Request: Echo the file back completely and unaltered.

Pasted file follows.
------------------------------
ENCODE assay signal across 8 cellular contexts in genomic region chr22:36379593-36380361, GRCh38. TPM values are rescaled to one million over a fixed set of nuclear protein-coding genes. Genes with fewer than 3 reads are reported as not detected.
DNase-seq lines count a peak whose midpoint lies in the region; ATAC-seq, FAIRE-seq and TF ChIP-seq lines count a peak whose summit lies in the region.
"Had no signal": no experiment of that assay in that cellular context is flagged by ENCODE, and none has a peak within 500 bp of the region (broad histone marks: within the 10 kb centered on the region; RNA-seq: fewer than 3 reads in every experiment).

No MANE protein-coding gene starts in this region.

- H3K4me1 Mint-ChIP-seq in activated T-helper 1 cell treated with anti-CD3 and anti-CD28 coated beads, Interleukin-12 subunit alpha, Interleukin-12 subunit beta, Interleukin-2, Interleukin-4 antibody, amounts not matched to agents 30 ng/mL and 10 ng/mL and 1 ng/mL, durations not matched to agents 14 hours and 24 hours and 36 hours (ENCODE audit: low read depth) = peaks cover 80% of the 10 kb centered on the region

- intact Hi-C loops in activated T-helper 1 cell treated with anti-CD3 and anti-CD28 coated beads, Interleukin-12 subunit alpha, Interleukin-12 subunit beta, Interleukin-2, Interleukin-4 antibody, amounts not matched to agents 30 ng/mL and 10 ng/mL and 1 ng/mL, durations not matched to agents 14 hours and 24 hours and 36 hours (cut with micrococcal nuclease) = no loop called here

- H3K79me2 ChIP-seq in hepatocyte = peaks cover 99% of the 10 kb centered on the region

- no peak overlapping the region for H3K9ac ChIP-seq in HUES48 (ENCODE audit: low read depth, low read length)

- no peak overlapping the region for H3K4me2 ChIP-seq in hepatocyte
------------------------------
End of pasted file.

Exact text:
ENCODE assay signal across 8 cellular contexts in genomic region chr22:36379593-36380361, GRCh38. TPM values are rescaled to one million over a fixed set of nuclear protein-coding genes. Genes with fewer than 3 reads are reported as not detected.
DNase-seq lines count a peak whose midpoint lies in the region; ATAC-seq, FAIRE-seq and TF ChIP-seq lines count a peak whose summit lies in the region.
"Had no signal": no experiment of that assay in that cellular context is flagged by ENCODE, and none has a peak within 500 bp of the region (broad histone marks: within the 10 kb centered on the region; RNA-seq: fewer than 3 reads in every experiment).

No MANE protein-coding gene starts in this region.

- H3K4me1 Mint-ChIP-seq in activated T-helper 1 cell treated with anti-CD3 and anti-CD28 coated beads, Interleukin-12 subunit alpha, Interleukin-12 subunit beta, Interleukin-2, Interleukin-4 antibody, amounts not matched to agents 30 ng/mL and 10 ng/mL and 1 ng/mL, durations not matched to agents 14 hours and 24 hours and 36 hours (ENCODE audit: low read depth) = peaks cover 80% of the 10 kb centered on the region

- intact Hi-C loops in activated T-helper 1 cell treated with anti-CD3 and anti-CD28 coated beads, Interleukin-12 subunit alpha, Interleukin-12 subunit beta, Interleukin-2, Interleukin-4 antibody, amounts not matched to agents 30 ng/mL and 10 ng/mL and 1 ng/mL, durations not matched to agents 14 hours and 24 hours and 36 hours (cut with micrococcal nuclease) = no loop called here

- H3K79me2 ChIP-seq in hepatocyte = peaks cover 99% of the 10 kb centered on the region

- no peak overlapping the region for H3K9ac ChIP-seq in HUES48 (ENCODE audit: low read depth, low read length)

- no peak overlapping the region for H3K4me2 ChIP-seq in hepatocyte